I was recently contacted by Gareth at Webtogs asking if I would be willing to do some gear reviews for them on my blog. Obviously I was flattered but initially a little bit sceptical about the sort of content I would be required to write. A quick chat with Gareth confirmed that the integrity of my blog is paramount and I will be able to write my honest thoughts and opinions about any of the gear that I am sent to test. So although I will usually get to keep the kit that I am sent to test and review, I will be one hundred percent honest in everything that I write. Just look at my write-up of the Tarptent Scarp1 fiasco to see that if I think something is not to my liking I will say so! Anyway my first bit of kit is on the way in the post and is by a manufacturer that is totally new to me. It is designed for cold weather, so I hope the current cold snap holds out so it can be put through its paces!
I have to admit that for years I really could not see the point in buying and wearing a windproof jacket. If it is cold, put on another layer. If it is windy, pop on your waterproof jacket. What’s the point in carrying an extra garment?
In the spring I brought the very lightweight Rab Demand pull-on Event waterproof for summer use. I was amazed at its breathability and how lightweight it was but I also worried at how durable it would be when worn day in day out under a backpacking sack. I thought that I would give a lightweight windproof a go, a layer to pull on without having to resort to a full waterproof. It did a bit of research and liked the look of the Cirrus.
I have since found myself wearing this jacket on every single trip since I purchased it.
This jacket is light, very light. It weighs in at an incredible 76 grammes according to Rab. I have to admit to not having popped it on my scales as simply picking it up confirms to me that it is light. It came with a stuff sack that was so tiny that I lost it inside my tent one night. It will probably be in some pocket somewhere or inside a sock. The pull-on is made from Pertex Quantum which is fully windproof and not too rustly, I’m not too keen on wearing items that resemble crisp packets. It is a nice slim fit with a scooped back to cover up the backside. I don’t like tight clothing so went for the large size, I can therefore fit a couple of base layers on underneath.
The sleeves are a simple elasticated affair and long enough that they don’t ride up (or too long that they flap about). There are no pockets which is no real hardship although I did find that a little odd to start with. I always prefer smocks to full jackets as they somehow feels less bulky. The zip on the Cirrus is nice and long for venting and to make it easier to get on and off. Finally there is an elastic drawcord at the hem and one on the collar, the collar itself being double thickness.
So, how has it been on the hill? Its first outing was a day walk in the Galloway hills. It was dry and sunny but with a keen breeze. On the tops it was not quite warm enough to just wear a t-shirt but not cool enough to wear a proper jacket, the Cirrus filled the gap perfectly. It is a fine jacket to wear on those breezy summer days and it wicks the sweat away no problem. I was still wearing it last weekend on high level walks in the Lake District. On a sunny day but with a cold breeze it kept me comfortable with just a couple of baselayers underneath. However on the second day when it got colder and windier the breeze simply whistled through. My Paramo came to the rescue and it was easy enough to simply pull that on over the Cirrus.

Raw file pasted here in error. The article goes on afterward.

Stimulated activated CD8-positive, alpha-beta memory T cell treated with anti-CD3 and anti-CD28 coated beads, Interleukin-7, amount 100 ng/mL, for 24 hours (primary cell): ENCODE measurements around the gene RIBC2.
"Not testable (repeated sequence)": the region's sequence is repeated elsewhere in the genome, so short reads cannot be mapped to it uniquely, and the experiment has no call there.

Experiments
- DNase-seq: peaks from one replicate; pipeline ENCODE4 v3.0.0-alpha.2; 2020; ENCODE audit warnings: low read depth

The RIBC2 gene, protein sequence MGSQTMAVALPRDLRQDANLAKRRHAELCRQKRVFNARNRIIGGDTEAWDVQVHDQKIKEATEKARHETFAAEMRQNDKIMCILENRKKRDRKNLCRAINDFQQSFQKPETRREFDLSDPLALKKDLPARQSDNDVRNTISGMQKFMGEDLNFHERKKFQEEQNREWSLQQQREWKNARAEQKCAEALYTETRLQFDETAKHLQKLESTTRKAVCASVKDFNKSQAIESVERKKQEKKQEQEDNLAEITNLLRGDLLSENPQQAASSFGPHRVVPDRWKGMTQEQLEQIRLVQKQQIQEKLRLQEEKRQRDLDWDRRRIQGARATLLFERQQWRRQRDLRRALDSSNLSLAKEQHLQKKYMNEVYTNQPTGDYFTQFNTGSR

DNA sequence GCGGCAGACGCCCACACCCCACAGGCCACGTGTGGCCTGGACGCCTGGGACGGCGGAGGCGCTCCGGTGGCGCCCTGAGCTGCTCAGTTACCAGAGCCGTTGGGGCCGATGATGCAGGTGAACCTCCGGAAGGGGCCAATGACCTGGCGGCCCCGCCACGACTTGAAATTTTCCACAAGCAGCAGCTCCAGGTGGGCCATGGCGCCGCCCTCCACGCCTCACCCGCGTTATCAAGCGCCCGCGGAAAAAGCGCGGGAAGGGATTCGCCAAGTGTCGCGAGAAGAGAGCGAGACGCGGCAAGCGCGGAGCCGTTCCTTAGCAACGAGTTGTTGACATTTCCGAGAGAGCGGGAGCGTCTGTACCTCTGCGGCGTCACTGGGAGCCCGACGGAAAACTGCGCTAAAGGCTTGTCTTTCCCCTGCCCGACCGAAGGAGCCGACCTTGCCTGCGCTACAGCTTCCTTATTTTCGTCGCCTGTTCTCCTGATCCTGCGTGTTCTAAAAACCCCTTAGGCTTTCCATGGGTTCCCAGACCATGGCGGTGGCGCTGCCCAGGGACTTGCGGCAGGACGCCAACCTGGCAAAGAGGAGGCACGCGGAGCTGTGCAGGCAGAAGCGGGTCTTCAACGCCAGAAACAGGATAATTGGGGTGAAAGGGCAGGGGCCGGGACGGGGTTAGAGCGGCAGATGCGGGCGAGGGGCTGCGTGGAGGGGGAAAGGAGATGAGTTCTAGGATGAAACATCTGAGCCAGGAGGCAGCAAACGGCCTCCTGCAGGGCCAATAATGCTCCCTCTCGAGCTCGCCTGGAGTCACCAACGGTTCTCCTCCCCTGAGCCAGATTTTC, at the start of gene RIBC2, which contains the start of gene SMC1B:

Sadly the thin fabric is now showing a fair bit of wear and tear on the lower back. Abrasion from my pack has caused the fabric to feel all rough and in one place has worn right through. In fact to be honest the whole jacket is a bit stiffer and ‘crunchier’ than it was when brand new. This may be down to the fact that it gets a wash after every time I wear it which most other jackets do not. I gets bunged in with my smelly outdoor kit after a trip and then dries in minutes.
A great bit of kit but if you wear it every time you head for the hills don’t expect it to last forever.
I had a very peaceful night in the Bongo at the top of Newlands Hause. I have to admit to waking at some point during the night completely forgetting where I was. A bit of a panic when I could not move my arms but I soon realised that I was buried deep inside a sleeping bag! I often find this happens on the first night of a trip which probably accounts for the odd looks I get when staying in hostels and bothies!
Outside the grass was glistening with a white frost, the air clear and very still, the sky a watery blue colour. My plan was to park up at Maggies bridge where I would cook breakfast before setting off into the hills. The road at the top of the pass was white with frost and I approached the first hairpin bend with a bit of trepidation. I soon realised that the road was shiny with black ice and I progressed down the first couple of hundred metres at about two miles per hour, the heavy van doing the occasional slide sideways. I was very aware of the steep drop to the right and was cursing myself at my stupidity of parking at the top of a steep road when I knew the temperatures would drop below freezing. What has happened to those gritting boxes that used to line country lanes? I would have been more than happy that morning doing the councils job for them.
10.8 miles with 1,220 metres ascent
I set off up the lane from the car park at Maggies Bridge to make my way towards the Kirkstile Inn. The views back to the Loweswater fells was inviting in the frosty air. I would be climbing them the following day.
Heading past the Inn which looked like a cosy place to stay, I walked down the icy lane where I came across this signpost which I remember seeing in one of Wainwright’s sketches. Not a particularly helpful sign if you approached it in a vehicle.
The walled track from Kirkgate farm was in deep shadow from the towering bulk of Mellbreak, my first summit of the day. Across the valley Grassmoor was lit up by the low winter sun. However there was already cloud bubbling up on its surrounding fells which ended up persisting all day whilst other fells were bathed in sunshine.